These candlesticks were part of the extensive silver collection of Ernest Augustus, Duke of Cumberland, fifth son of George III. On the death of William IV in 1837, as the eldest surviving male child of George III, the Duke of Cumberland succeeded to the crown of Hanover.
Ernest Augustus took with him to Hanover a considerable quantity of the English Royal silver, some of it dating from the time of the Stuarts, in addition to his own personal silver. A claim was made by Queen Victoria for the return of certain of the Royal plate and jewels, which was successfully ignored for much of her reign. The Duke's only response it seems was to have his silver engraved with the initials E.A.Fs., for Ernest Augustus Fidekommiss, meaning entailed to his estate (see detail). On the death of Ernest Augustus, his son George Frederik succeeded to Hanover but was deposed during the Seven Weeks' War in 1866. At that time, Prussian troops sacked Herrenhausen, the Royal Palace just outside Hanover, but failed to find the Royal plate. Subsequently the family adopted the title Duke of Brunswick. A significant portion of the Hanoverian silver was sold to the Vienna dealer Gluckselig in 1924, much of it appearing in London in an exhibition held by Crichton Bros. in that year.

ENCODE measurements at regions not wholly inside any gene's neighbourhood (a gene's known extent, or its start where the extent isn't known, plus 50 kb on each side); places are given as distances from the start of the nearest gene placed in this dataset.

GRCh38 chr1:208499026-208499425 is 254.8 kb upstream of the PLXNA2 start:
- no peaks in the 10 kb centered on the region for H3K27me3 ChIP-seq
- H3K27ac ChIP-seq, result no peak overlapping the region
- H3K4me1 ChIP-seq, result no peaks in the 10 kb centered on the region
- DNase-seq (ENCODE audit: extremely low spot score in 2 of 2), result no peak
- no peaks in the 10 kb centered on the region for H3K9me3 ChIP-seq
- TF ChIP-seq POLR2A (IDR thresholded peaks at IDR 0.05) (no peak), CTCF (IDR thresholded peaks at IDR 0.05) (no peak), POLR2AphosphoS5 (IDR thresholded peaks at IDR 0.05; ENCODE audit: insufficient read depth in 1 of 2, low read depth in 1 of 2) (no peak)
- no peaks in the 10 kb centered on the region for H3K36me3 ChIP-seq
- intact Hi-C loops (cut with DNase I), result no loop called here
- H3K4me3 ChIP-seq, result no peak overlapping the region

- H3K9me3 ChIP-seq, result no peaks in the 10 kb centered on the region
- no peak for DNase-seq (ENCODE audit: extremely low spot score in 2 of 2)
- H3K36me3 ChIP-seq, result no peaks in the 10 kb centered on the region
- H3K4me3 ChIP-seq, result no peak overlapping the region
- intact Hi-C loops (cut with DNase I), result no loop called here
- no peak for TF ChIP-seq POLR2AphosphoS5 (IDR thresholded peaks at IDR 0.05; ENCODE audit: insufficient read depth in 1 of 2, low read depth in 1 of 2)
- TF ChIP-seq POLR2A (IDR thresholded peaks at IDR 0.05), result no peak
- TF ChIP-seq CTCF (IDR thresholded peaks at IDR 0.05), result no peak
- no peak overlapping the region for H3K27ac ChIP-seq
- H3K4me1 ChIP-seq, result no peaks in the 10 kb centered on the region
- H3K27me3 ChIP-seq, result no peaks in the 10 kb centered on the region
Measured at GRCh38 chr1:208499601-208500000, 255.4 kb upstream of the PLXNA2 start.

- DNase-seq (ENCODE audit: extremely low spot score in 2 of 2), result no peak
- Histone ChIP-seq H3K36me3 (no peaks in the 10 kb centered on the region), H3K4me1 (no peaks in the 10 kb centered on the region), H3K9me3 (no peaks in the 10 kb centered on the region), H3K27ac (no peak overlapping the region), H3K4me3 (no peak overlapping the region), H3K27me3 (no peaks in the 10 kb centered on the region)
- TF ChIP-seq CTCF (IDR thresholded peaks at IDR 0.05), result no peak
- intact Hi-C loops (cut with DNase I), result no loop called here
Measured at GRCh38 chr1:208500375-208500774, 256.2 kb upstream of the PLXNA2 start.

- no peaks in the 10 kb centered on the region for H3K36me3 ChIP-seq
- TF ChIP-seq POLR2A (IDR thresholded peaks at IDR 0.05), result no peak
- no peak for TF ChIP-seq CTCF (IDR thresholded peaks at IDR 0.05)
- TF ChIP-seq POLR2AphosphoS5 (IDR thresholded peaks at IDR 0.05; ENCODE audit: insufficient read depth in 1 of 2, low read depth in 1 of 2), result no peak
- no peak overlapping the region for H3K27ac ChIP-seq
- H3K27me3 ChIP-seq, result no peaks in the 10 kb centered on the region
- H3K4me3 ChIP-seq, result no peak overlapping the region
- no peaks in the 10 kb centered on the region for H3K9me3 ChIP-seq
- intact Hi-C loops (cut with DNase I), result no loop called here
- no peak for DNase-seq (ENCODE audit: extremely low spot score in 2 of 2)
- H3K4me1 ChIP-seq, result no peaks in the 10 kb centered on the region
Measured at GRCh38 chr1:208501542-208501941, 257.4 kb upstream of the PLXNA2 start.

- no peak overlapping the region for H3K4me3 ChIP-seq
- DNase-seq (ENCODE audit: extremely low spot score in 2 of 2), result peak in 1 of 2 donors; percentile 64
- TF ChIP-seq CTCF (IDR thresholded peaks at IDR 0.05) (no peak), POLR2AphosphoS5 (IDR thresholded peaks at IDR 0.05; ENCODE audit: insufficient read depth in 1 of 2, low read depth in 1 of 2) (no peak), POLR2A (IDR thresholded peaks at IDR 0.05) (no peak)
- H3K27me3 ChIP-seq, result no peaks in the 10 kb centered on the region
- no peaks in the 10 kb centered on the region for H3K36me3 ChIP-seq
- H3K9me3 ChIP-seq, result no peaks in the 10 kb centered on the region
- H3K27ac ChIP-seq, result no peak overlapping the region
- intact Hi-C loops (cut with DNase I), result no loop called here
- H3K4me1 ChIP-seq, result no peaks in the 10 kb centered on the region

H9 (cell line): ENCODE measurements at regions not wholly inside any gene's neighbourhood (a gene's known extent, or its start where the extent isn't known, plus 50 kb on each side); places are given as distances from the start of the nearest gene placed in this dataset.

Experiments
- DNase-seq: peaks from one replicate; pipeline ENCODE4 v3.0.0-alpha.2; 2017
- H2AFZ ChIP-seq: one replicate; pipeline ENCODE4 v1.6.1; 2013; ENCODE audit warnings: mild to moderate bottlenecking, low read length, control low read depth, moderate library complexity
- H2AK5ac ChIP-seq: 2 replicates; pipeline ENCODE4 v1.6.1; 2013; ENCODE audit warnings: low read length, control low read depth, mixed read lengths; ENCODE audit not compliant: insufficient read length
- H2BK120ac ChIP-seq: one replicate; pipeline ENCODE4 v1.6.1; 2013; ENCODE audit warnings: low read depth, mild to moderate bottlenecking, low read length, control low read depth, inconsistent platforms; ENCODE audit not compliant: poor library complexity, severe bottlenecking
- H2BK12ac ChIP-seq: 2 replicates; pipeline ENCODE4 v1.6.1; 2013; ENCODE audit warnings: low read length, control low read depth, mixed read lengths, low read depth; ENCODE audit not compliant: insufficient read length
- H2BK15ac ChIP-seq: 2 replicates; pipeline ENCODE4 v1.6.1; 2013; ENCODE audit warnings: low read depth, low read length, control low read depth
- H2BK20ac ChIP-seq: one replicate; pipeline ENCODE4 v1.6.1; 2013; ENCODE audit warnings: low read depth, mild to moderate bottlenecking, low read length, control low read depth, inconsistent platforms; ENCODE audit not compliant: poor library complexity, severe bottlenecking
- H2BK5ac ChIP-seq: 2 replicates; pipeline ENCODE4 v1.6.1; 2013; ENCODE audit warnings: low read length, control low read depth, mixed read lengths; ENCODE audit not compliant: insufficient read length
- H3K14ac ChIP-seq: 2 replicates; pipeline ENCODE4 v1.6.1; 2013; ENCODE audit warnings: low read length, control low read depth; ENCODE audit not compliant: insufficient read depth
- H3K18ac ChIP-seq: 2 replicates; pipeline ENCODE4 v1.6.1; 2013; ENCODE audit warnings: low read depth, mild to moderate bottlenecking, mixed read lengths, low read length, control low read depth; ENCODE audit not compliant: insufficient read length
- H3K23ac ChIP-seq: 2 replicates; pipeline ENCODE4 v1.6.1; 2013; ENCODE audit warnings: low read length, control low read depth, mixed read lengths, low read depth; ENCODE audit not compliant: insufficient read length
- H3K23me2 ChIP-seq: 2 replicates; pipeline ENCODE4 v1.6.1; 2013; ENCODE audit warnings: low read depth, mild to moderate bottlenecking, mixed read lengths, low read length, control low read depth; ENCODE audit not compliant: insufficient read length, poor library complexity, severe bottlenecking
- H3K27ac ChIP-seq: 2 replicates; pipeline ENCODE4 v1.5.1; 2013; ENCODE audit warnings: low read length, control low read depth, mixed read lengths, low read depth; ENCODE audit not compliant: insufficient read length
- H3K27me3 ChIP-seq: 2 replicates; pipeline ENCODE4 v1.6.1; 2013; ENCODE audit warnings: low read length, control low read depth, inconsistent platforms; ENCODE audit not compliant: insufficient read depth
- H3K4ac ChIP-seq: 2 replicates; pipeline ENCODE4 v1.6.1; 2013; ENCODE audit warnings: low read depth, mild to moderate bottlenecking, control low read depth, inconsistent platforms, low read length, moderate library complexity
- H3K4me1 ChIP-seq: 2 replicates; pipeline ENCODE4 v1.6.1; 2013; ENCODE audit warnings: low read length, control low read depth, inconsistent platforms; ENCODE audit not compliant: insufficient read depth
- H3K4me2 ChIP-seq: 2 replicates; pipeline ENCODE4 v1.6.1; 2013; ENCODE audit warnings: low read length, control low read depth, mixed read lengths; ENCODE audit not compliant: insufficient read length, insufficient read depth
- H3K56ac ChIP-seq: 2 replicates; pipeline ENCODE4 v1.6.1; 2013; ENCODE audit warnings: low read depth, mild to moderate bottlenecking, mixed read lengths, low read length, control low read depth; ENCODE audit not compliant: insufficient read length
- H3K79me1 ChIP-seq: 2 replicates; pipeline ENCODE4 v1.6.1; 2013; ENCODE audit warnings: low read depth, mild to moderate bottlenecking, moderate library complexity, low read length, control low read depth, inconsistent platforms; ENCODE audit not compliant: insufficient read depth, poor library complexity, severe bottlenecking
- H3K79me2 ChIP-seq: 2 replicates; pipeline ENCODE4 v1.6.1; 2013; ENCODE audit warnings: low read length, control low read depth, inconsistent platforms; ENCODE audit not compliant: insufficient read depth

The 1923 inventory of the silver of the Duke of Brunswick describes two of the present candlesticks among the service of Princess Augusta Sophia, sister of the Duke of Cumberland, as "4 Leuchter m. Tllen, erhabene Arbeit" engraved with AS and a crown, by Paul Storr, 1814. It seems that the four were divided into two pairs, as one pair is now at the Victoria & Albert Museum and the other pair belongs to the present set. The pair at the V&A, also engraved EAFs, is illustrated in N.M. Penzer, Paul Storr, 1954, pl. XLVIII, p. 174.
A further set of four candlesticks of the same model of 1814 is in the Virginia Museum of Fine Arts, illustrated in Joseph R. Bliss, The Jerome and Rita Ganz Collection of English Silver, n.d., no. 40, pp. 122-123. Two of these four were originally owned by the Duke of Cambridge, the Duke of Cumberland's brother.